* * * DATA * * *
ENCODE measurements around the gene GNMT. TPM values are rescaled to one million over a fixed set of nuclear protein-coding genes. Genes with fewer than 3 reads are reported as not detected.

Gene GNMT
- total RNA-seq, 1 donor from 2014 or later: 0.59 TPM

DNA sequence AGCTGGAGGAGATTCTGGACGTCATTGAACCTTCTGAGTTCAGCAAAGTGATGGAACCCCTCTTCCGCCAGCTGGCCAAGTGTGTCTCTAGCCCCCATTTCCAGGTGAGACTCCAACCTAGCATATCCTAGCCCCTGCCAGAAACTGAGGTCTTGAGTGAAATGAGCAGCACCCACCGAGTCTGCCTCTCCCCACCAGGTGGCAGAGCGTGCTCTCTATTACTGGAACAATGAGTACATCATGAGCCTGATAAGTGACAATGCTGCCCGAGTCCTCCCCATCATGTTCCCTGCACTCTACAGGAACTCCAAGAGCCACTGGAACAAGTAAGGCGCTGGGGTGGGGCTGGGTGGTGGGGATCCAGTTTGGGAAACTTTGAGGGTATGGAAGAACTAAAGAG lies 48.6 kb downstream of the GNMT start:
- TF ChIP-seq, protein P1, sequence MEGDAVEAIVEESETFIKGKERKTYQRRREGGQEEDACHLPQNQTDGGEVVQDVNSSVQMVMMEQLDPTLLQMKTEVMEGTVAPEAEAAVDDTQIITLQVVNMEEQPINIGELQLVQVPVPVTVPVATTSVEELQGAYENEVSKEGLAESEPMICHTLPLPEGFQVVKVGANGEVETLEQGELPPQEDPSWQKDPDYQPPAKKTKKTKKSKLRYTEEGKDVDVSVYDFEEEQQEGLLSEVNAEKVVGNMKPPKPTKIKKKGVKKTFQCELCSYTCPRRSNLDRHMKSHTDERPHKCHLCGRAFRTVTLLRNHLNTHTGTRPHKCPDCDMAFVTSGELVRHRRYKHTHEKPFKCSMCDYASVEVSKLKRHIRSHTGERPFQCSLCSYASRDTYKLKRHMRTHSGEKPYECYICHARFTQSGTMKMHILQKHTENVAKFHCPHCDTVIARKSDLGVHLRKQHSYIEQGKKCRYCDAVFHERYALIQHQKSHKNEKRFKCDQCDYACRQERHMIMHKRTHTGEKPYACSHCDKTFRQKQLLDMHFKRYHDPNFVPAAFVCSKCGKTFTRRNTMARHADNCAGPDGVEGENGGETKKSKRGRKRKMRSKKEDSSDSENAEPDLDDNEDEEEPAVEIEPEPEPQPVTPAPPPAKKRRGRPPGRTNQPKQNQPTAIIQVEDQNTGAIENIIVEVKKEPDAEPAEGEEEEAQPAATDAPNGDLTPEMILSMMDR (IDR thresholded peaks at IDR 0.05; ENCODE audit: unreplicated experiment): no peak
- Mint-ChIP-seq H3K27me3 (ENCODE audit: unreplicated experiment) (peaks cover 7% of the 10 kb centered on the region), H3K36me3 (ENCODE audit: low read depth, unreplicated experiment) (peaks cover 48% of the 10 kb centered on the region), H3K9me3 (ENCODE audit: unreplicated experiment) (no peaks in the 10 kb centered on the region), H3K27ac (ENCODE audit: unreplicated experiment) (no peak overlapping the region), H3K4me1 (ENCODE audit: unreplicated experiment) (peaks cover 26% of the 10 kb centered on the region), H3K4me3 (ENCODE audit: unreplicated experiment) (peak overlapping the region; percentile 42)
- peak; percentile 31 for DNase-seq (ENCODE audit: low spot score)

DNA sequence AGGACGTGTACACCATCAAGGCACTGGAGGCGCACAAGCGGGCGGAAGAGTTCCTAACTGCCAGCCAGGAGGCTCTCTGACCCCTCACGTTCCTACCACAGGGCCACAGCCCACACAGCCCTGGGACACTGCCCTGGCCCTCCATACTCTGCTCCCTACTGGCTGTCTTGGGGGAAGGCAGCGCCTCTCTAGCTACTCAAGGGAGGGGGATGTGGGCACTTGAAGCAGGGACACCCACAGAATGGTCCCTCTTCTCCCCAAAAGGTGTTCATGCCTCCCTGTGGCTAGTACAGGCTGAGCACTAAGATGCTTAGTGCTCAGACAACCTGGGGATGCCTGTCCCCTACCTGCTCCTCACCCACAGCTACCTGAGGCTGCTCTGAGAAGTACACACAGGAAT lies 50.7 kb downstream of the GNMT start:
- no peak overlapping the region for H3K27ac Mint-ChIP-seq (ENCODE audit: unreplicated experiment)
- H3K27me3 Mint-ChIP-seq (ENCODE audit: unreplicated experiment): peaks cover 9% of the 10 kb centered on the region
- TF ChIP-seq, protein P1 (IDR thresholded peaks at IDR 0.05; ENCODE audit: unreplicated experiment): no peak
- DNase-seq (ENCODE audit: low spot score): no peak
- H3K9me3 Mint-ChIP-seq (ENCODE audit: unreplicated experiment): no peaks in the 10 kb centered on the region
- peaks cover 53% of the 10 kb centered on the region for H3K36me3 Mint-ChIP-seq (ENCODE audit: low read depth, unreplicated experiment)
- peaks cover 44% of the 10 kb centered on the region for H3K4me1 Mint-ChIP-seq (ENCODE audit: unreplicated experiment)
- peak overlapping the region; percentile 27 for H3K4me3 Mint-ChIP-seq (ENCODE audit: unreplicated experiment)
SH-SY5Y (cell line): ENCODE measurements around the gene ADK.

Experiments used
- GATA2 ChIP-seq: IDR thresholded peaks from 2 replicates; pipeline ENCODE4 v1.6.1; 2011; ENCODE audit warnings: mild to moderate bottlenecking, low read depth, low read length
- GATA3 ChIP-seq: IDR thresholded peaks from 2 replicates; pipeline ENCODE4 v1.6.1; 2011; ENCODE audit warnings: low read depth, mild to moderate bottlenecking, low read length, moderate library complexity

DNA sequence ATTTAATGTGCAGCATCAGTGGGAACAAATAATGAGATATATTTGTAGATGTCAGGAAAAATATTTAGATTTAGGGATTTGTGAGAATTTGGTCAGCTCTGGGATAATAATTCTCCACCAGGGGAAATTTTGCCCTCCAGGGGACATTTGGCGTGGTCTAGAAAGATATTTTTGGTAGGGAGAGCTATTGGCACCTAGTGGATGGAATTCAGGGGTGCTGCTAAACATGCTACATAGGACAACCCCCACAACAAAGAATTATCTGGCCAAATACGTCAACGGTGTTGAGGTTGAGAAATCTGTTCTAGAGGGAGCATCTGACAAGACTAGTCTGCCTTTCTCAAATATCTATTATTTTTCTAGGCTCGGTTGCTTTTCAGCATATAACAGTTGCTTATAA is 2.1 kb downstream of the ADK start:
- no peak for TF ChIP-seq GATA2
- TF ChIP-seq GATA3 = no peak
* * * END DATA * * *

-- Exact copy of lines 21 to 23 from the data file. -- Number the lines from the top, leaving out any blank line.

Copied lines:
DNA sequence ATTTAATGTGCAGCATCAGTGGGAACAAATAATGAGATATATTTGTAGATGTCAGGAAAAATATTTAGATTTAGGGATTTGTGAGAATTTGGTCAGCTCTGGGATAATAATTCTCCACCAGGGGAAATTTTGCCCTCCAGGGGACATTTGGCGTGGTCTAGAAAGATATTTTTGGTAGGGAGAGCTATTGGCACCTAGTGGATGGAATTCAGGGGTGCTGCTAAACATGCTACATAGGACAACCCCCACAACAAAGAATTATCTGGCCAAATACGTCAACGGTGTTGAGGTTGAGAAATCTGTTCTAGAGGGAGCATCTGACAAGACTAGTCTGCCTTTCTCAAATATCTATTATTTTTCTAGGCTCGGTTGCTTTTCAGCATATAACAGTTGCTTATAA is 2.1 kb downstream of the ADK start:
- no peak for TF ChIP-seq GATA2
- TF ChIP-seq GATA3 = no peak